The Stigma of the Coach Log

From my experience, the coach log is always looked at very negatively by employees.

Shocked businesswoman with hand on forehead Free Photo

They see it as a record of their workplace “transgressions”. I don’t blame them. After all, this is exactly how most organizations tend to use them. The phrase, “If you do something wrong, you’re going to get a coach log” has become a symbol of stigma. If this is the same belief in your organization than it’s about time that you change it.

A coach log documents understanding and agreement on improvement action. It is intended to be used for a positive outcome. When people have opposing views on a subject it is important to discuss it, make a decision and come to an agreement. But let’s face it, people can go against what was agreed and pretend that the conversation never took place or that they did not agree to any form of action. This is what a coaching form is truly meant to address. To provide physical evidence to the conversation.

There are many sample coaching forms available. In fact, you may already have one in your organization. However, does it contain all the necessary fields?

Here are the important ones:

  • Employee details (Name, position, department, etc.)
  • Coach details (Name, position, department, etc.)
  • Date, time and venue (of the coaching session)
  • What is the issue being discussed? (e.g. Lateness)
  • What is the requirement/standard/expectation? (e.g. Employee must be at work at 9AM)
  • How many times was there a deviation from the requirement/standard/expectation? (e.g. 3 times a week)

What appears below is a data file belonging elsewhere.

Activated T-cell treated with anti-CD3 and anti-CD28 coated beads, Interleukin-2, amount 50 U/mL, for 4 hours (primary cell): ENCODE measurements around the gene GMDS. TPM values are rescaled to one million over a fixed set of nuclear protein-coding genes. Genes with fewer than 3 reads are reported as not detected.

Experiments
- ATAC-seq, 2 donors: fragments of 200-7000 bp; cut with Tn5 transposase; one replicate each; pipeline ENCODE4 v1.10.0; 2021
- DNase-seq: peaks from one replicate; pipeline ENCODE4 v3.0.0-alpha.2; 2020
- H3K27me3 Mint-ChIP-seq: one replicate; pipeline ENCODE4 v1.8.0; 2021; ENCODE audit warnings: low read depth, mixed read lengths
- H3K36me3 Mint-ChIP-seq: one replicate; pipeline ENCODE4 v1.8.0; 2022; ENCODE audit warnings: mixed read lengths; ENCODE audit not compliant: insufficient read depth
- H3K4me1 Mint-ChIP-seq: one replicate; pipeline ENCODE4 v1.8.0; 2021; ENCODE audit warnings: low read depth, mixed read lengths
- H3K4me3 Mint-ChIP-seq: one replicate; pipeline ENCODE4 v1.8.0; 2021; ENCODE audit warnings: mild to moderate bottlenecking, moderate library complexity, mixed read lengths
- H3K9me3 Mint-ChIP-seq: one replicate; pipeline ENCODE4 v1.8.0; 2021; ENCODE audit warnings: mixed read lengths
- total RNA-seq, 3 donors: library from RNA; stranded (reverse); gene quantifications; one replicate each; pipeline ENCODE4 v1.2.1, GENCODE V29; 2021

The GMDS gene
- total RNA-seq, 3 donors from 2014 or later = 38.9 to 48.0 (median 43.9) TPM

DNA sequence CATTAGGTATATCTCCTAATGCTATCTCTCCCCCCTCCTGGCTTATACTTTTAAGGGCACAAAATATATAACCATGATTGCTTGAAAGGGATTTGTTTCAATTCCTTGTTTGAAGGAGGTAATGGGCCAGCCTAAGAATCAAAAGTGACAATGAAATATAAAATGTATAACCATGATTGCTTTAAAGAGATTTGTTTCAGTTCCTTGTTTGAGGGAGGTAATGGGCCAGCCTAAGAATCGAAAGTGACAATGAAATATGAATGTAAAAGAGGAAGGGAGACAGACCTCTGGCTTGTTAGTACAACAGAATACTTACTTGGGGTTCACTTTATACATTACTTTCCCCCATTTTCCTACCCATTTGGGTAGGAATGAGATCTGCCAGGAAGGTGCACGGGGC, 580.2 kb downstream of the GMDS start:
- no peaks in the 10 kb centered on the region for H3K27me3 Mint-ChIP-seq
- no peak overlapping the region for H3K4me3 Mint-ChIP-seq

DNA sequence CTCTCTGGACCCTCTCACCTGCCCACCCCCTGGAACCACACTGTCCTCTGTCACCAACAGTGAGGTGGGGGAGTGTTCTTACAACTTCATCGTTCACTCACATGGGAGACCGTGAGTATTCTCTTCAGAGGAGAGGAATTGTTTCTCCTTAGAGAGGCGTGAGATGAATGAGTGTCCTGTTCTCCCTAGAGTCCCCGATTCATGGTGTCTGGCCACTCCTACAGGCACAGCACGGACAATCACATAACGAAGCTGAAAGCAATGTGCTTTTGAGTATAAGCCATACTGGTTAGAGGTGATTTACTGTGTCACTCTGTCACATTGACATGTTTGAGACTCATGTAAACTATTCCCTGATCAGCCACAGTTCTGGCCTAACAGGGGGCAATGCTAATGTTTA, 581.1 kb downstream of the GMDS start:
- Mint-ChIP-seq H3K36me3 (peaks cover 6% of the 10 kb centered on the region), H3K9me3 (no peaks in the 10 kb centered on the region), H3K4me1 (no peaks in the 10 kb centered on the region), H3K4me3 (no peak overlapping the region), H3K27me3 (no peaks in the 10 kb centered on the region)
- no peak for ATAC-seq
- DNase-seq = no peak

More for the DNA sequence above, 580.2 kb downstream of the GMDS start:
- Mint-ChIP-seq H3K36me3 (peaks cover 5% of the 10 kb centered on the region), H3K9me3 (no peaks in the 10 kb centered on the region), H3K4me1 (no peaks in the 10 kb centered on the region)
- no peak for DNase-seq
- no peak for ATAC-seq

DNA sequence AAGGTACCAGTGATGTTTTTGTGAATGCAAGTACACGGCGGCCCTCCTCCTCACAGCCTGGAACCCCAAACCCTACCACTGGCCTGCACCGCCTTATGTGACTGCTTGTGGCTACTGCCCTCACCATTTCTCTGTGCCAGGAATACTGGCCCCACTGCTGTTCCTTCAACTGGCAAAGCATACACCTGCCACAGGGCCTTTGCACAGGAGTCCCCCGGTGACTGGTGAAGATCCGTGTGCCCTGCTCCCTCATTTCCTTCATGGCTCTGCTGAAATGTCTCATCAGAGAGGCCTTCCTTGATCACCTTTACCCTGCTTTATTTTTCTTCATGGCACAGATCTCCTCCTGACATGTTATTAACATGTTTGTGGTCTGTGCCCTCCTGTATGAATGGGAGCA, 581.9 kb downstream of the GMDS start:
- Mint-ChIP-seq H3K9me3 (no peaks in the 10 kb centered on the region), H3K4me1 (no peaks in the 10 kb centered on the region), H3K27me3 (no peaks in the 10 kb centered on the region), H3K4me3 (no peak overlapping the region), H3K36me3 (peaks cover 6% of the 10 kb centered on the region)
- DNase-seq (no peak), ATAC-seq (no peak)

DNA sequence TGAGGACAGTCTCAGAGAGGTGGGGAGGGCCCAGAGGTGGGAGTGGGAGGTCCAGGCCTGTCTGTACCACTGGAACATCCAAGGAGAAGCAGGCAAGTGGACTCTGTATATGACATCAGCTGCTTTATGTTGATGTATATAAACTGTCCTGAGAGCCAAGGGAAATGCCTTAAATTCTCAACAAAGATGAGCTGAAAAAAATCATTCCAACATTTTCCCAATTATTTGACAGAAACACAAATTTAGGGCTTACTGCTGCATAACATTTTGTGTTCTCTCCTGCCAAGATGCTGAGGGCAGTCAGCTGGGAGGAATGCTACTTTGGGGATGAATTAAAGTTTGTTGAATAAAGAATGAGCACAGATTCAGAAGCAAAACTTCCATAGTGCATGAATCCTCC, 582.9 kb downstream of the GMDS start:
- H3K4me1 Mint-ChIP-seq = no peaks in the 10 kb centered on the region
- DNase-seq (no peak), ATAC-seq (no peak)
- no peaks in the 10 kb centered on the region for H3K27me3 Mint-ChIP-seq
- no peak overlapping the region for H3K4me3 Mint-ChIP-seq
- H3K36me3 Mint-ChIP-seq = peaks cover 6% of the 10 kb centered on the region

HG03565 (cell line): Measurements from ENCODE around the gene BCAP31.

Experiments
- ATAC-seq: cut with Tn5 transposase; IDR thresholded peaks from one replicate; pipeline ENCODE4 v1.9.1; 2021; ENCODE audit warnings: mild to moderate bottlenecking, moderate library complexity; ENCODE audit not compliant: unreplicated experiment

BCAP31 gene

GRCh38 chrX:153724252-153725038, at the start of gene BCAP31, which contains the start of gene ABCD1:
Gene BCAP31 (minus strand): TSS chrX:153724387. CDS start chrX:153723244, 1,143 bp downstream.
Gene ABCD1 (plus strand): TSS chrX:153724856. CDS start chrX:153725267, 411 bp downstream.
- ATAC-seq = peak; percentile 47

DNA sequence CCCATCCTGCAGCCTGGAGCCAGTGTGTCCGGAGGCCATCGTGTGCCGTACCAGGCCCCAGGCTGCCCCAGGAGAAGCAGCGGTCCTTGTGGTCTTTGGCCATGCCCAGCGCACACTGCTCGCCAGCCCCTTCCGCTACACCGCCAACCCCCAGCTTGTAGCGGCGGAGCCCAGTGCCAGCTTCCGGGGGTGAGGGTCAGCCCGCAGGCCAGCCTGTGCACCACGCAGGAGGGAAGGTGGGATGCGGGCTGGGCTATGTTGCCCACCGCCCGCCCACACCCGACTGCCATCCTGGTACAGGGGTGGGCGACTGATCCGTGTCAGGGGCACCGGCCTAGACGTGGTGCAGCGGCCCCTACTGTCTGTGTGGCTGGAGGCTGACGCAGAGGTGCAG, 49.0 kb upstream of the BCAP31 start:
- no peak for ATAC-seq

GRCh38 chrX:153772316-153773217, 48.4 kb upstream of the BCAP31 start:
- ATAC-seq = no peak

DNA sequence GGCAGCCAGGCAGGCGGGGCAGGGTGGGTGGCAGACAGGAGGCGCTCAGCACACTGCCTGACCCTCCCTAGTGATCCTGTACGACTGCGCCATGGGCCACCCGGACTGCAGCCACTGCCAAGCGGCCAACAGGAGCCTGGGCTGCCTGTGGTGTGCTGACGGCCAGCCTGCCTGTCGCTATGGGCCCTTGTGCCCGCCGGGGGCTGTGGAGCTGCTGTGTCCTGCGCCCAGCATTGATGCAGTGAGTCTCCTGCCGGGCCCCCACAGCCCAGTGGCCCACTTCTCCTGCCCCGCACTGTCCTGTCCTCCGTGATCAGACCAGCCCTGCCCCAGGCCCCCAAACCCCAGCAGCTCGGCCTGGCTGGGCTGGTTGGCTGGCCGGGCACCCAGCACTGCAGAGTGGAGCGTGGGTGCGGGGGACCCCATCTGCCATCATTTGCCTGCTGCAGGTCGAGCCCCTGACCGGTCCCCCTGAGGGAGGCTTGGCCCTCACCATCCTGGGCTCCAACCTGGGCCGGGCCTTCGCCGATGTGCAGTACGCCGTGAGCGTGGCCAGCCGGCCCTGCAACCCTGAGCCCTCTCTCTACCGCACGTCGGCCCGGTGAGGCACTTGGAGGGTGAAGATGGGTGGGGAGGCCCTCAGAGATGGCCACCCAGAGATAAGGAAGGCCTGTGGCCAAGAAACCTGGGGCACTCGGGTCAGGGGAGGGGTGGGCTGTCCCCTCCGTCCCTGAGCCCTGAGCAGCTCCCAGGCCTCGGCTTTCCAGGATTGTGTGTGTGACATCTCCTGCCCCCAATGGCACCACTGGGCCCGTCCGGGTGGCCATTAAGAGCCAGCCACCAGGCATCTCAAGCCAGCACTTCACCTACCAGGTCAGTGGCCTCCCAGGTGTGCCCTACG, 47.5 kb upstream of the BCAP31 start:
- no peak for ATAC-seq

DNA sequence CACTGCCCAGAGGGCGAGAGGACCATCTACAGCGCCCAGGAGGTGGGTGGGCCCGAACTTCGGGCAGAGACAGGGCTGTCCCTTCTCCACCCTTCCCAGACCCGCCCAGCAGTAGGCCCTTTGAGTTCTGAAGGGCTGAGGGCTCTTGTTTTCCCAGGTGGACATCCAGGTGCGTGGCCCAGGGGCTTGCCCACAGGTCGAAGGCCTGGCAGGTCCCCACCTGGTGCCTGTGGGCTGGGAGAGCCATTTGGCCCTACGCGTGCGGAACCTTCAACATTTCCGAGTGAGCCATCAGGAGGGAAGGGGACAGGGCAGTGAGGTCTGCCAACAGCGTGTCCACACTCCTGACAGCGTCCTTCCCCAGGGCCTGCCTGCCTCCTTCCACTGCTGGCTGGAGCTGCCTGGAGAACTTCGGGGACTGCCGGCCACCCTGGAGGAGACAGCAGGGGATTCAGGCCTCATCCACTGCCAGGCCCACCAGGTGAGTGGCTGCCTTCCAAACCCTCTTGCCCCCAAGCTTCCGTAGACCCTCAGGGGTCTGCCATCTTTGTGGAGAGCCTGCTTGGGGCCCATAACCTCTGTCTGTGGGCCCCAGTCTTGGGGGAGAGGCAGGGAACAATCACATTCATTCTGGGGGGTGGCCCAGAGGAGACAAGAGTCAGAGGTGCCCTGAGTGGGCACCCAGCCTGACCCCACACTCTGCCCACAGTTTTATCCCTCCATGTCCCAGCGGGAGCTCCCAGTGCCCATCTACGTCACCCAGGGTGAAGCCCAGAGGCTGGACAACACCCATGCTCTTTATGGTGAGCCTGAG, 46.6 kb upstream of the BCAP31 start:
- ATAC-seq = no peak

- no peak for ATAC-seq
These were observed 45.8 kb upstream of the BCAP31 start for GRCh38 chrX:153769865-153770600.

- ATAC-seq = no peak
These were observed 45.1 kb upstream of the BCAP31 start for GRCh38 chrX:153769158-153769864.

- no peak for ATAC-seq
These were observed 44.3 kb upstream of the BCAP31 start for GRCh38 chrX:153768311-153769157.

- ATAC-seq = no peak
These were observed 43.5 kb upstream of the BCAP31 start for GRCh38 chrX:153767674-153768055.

• What is the justification provided? (e.g. Traffic jam)
  • What options are available/can be provided? (e.g. Moving the start work time later to 10AM or earlier to 7AM)
  • What was agreed? (e.g. Staff agreed to start work at 7AM)
  • When will the follow-up discussion take place? (e.g. 2 weeks/specific date)
  • Signoff (i.e. Coach and employee to signoff)

Lateness was used as an issue for the example above. But this can easily be adapted to any scenario where needs are in conflict (i.e. Business needs vs. employee needs / Manager expectation vs. employee expectation). For the above example, if the employee continues to come in late despite agreeing to start work at 7AM, a second coach log can be issued.

In most cases, a single coach log will do the trick however for troublesome employees, it is common practice that 3 coach logs documented for the same issue consecutively could lead to a warning letter. This is to provide data to HR that you
(the Manager) have made 3 sincerely attempts to sit down with the employee to discuss appropriate actions but the employee has failed to adhere to what was discussed and agreed.

How much do you know about coaching? Do you need expert advice? 

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